Funny as it may read, the sound of the engine is a big concern to all concerned stake holders, whether it is the GP organizers, team owners or even Bernie Ecclestone for that matter. The sound of the exhaust of an F1 engine is something that all fans love and that is something that cannot be denied. I have been in the F1 pit lane and the Paddock Club, where all the sponsor guests watch the race from, and the sound echoes through every wall and corner. Imagine the start of the race when the sounds of 24 engines are fighting to be heard. As ‘loud’ and ‘noisy’ as it may sound, guests love it and somehow it is the sound of the exhaust that gives F1 is ‘larger than life’ and ‘daring’ feel.

With electrical power being enforced in the pit lane, what about the engine sounds that the fans would be accustomed to? I understand that bringing electrical power is to save that extra bit of fuel and bring in more efficiency in the sport and I totally support this objective. However, this step will surely reduce the fan experience at the GP.

How do you fix this? Certainly not by playing a pre-recorded engine sound from the car! I am sure that Formula1 and the teams will find a way to work around this. But one thing is clear; some hard decisions will need to be made while deciding the future of the sport. A few changes will impact the overall positioning of the sport and at the same time also impact the consumer experience. Are Formula1 fans ready for the changes?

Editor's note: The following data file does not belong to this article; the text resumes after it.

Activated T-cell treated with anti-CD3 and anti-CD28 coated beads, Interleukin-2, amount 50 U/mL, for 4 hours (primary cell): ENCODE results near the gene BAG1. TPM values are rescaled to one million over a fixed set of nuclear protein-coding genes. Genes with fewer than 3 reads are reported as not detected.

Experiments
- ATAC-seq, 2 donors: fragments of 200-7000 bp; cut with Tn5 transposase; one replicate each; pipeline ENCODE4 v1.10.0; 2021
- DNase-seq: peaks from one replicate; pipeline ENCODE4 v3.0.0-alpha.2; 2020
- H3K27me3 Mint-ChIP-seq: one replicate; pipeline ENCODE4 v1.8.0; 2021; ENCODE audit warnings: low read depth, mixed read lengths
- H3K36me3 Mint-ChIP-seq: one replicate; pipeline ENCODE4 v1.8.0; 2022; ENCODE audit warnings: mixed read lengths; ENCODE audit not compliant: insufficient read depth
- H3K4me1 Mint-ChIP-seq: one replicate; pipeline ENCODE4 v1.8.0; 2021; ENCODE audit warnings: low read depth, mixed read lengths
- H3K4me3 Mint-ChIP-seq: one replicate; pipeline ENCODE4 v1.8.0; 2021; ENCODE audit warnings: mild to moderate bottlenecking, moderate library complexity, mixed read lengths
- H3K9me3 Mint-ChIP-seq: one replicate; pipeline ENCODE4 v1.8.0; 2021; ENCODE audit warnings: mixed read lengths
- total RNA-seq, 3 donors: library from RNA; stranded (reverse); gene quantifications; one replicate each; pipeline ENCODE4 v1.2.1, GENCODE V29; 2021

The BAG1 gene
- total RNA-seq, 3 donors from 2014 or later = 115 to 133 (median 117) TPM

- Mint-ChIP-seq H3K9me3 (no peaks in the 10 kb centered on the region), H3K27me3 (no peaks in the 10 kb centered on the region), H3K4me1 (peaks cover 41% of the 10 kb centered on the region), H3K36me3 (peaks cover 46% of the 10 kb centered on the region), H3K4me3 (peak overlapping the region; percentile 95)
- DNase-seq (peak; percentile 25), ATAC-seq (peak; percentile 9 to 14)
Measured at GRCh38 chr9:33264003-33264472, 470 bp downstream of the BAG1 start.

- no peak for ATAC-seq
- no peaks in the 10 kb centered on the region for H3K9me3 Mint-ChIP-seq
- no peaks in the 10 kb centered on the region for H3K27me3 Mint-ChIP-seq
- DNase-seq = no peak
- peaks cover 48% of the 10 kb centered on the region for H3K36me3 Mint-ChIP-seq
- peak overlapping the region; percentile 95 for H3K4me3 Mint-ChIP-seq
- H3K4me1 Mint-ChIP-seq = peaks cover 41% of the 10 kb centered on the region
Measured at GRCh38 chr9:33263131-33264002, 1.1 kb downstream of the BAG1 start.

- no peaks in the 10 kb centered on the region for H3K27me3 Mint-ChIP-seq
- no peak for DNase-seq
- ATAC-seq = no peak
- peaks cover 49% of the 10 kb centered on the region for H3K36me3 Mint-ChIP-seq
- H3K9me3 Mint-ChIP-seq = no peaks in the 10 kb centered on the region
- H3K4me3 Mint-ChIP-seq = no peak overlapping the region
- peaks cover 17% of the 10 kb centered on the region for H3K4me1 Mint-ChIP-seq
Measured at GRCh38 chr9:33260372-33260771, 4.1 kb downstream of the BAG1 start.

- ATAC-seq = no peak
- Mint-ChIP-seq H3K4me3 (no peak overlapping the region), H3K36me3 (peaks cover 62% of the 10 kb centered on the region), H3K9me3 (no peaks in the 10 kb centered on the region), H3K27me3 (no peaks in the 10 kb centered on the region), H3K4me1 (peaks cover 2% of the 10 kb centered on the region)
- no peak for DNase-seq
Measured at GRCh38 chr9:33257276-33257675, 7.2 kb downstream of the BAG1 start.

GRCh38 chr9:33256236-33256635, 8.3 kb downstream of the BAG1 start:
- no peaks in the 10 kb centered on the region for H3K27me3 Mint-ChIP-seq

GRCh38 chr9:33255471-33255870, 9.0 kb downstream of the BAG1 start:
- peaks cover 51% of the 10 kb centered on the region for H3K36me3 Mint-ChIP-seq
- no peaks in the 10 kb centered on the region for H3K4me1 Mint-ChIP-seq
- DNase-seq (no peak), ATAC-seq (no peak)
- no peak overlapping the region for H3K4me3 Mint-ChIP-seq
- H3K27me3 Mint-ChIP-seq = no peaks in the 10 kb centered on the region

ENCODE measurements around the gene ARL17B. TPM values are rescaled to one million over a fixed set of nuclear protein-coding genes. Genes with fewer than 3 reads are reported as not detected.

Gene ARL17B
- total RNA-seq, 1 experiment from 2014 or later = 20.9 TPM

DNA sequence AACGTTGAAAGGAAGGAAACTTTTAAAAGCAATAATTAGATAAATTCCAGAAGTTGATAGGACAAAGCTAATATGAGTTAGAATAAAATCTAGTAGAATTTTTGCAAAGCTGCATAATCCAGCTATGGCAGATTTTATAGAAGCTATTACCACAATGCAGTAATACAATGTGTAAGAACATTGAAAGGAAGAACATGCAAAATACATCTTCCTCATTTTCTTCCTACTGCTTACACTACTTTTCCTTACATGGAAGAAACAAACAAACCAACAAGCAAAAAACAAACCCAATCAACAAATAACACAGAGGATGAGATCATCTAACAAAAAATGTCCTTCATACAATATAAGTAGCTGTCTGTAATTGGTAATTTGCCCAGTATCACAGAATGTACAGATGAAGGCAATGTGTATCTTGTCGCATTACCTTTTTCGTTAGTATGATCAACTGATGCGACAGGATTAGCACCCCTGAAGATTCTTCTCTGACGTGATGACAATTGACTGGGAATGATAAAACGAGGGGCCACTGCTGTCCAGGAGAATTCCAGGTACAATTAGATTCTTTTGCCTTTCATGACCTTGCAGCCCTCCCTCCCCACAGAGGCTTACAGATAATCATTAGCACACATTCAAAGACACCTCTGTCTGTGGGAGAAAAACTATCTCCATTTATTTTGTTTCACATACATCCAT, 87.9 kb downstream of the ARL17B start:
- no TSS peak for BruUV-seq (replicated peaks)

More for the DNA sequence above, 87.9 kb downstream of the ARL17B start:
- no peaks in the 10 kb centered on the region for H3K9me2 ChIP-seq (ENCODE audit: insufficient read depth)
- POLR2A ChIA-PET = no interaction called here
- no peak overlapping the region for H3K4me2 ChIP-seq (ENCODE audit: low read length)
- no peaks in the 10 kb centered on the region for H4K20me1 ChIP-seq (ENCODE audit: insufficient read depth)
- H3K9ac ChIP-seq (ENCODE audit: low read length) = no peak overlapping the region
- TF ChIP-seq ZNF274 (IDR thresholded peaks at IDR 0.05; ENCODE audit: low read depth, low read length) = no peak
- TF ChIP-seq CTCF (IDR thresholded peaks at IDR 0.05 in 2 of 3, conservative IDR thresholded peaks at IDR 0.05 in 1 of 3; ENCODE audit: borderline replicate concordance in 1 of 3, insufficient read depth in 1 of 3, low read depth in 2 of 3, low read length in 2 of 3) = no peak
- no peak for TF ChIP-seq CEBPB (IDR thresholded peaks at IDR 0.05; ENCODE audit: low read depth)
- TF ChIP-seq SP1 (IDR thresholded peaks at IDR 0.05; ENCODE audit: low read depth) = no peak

And just by the way, news have poured in that Bernie Ecclestone has refused to let electrical power be used in the pit lane. A ‘sound’ decision after all?

Kunal Shah is an FIA-accredited Formula 1 journalist who has been reporting on Formula 1 for nearly two decades. He worked with the Force India Formula 1 Team for 6 seasons in Marketing, Sponsorship and Commercial roles. As a former single-seater racer, he was responsible for Force India's grassroots talent program, One from a Billion Hunt. Presently, he co-writes a regular Formula 1 column for Firstpost, speaks on Inside Line F1 Podcast & Pits to Podium and produces broadcast/OTT content for NENT Group (Viasport & Viaplay).

3 comments On Electric Power In The Formula1 Pit Lane From 2014 – Will The Cars Sound Right?